Date of Award

December 2016

Degree Type

Dissertation

Degree Name

Doctor of Philosophy

Department

Engineering

First Advisor

Wilkistar A. Otieno

Committee Members

Matthew E H Petering, Hamid K. Seifoddini, Anthony D. Ross, Chris Y. Yuan

Keywords

Control Drive, FIS, Fuzzy Logic, Remanufacture

Abstract

In the recent past, efforts have been made in enhancing sustainable manufacturing aimed at protecting the environment and saving natural resources. Among the efforts that have been explored include strategies to ensure responsible end-of-life product management so as reduce the impact on the environment and achieve effective use of resources. Towards this end, reduce, reuse and recycle product disposal strategies have found a lot of consideration in manufacturing. Of the product reuse strategies, remanufacturing has been widely applied owing to its unique feature of rendering the remanufactured product as good as new. For remanufacturers, this strategy leads to provision of quality products comparable to new their new counterparts at a reduced cost. Remanufacturing also leads to a sustainable environment through energy and material savings, as well as minimized solid wastes.

Remanufacturing however, poses challenges related to collection of the returns or cores, manufacturing process planning, resource allocation, warranty estimation and redistribution. These challenges are due to product and process complexities, customer requirements, and uncertainties associated with product take back and the remanufactured products’ market-base. Key among these challenges is the remanufacturing process which is complicated, labor intensive with varying process times. In most cases the routing of these processes is stochastic in nature, based on the condition of the returned product. There is also the negative perception among consumers that remanufactured products are less superior to new ones, which calls for the need to allocate preferably longer warranty periods for the remanufactured product to induce confidence in the consumer while at the same time keeping the warranty costs low.

The objectives of this study were informed by challenges faced by a local remanufacturing firm. They include: (1) a detailed study of the current remanufacturing process of the firm’s products; (2) identification of bottlenecks in the process to make recommendations for improvement; (3) develop a decision support system for assessing product remanufacture; (4) assess warranty allocation options for remanufactured product reuse.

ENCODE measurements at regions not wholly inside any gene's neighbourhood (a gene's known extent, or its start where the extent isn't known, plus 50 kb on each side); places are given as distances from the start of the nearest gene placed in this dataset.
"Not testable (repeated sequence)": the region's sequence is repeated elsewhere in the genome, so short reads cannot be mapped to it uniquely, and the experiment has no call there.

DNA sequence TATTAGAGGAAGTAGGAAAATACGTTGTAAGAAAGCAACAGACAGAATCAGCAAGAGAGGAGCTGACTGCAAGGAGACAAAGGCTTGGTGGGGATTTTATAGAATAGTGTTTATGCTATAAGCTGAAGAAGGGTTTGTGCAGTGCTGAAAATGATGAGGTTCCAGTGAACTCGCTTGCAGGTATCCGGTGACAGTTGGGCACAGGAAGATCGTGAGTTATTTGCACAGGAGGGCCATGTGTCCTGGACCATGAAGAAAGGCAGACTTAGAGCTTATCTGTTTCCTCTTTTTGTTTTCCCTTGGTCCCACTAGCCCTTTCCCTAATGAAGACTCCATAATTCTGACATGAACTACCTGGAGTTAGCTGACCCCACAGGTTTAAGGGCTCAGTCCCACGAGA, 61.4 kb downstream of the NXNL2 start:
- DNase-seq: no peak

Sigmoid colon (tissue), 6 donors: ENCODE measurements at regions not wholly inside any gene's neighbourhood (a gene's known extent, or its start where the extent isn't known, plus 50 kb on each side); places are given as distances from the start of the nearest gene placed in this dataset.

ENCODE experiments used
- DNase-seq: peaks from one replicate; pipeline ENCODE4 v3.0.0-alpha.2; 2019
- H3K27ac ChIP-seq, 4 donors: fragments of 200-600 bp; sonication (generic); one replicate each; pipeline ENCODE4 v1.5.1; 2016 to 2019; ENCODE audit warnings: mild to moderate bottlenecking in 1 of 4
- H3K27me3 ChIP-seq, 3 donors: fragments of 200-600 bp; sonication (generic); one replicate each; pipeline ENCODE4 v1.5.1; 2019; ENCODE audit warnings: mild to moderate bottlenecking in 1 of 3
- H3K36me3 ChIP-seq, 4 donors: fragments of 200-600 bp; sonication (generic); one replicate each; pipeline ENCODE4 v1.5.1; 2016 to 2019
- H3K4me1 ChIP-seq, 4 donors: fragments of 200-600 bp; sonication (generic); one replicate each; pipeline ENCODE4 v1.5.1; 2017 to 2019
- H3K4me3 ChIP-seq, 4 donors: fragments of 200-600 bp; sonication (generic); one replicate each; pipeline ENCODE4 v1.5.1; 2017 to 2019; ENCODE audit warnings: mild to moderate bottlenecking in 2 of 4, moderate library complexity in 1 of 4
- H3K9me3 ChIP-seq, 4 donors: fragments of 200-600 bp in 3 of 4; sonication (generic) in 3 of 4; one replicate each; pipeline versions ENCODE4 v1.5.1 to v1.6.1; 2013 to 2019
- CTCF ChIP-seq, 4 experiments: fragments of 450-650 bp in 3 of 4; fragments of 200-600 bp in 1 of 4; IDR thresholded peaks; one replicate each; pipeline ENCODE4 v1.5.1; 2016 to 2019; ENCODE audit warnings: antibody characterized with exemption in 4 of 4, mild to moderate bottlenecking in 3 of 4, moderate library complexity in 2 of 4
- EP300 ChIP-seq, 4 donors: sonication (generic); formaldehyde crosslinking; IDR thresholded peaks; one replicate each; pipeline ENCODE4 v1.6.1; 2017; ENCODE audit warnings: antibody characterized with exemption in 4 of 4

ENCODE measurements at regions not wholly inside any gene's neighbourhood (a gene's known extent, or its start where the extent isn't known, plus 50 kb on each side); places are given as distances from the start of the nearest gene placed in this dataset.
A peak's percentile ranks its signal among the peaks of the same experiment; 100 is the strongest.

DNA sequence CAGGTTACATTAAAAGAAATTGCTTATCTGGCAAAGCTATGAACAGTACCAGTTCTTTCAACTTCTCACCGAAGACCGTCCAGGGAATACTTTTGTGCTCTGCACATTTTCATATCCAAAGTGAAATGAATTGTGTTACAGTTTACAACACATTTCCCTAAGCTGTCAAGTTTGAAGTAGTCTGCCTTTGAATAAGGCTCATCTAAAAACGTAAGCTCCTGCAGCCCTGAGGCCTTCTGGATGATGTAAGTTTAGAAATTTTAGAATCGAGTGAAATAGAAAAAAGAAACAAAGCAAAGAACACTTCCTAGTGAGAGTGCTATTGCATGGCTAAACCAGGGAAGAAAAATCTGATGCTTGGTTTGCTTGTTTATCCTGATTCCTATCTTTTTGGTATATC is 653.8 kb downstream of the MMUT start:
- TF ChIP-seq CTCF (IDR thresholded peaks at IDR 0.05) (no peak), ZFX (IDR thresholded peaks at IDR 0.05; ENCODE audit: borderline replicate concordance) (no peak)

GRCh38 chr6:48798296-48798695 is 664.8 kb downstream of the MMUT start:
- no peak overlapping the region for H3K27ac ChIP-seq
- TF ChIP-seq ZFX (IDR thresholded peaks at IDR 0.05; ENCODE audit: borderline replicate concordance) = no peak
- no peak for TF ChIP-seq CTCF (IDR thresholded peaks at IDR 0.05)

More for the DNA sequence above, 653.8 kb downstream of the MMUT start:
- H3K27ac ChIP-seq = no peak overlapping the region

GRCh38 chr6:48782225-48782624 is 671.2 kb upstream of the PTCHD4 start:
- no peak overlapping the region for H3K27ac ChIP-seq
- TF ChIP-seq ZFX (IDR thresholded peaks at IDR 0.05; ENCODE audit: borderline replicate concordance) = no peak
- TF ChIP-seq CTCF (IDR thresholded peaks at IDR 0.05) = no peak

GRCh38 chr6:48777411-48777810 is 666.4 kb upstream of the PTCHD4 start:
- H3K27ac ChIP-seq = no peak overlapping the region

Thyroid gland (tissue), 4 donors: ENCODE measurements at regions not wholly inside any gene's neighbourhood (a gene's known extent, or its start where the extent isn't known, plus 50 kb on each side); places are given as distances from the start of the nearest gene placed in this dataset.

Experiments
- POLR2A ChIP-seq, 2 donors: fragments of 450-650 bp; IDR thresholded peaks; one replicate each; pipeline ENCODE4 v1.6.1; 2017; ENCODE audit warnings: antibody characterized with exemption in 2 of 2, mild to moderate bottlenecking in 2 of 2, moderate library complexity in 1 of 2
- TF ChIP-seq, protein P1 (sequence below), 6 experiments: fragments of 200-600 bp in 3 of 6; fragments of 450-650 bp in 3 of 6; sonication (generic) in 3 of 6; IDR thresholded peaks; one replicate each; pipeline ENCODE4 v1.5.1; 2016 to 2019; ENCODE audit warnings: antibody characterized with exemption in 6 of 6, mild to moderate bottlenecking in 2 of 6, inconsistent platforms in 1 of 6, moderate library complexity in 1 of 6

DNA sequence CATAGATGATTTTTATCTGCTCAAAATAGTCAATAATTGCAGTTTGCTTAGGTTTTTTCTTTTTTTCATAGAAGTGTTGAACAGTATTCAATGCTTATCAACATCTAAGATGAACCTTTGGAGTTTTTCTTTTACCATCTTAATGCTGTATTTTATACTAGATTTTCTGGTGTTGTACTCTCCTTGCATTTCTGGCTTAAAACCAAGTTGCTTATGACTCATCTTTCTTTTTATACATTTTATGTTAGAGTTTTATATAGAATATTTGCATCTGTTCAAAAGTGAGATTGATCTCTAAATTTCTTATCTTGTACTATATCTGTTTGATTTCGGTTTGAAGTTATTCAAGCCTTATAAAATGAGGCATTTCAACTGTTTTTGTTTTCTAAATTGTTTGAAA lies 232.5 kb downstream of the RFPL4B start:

The study revealed that there are bottlenecks in the current remanufacturing process and suggested an improvement to enhance efficiency. This bottlenecks include overutilization of some of the process centers such as the diagnostic testing and the after-repair testing centers which lead to the product spending more time in the system than necessary. To improve the system performance the capacities of the bottleneck centers were increased which yielded significant reduction in the time the product spends in the system.

The key contribution of this dissertation is the development of a decision support system based on a bi-level fuzzy linguistic computing approach. This model integrates qualitative and quantitative product attributes in determining the remanufacturability of a product. The fuzzy-based model established remanufacturability metric, herein referred to as an index, is applied to assess the feasibility of remanufacturing two products that were used as a case study. A number of warranty scenarios are considered to ascertain the impact of different warranty periods on the cost of warranty. The results show that the additional warranty cost for product reuse is a function of the period of first use and the residual life of the product

Available for download on Tuesday, January 09, 2018

Share

COinS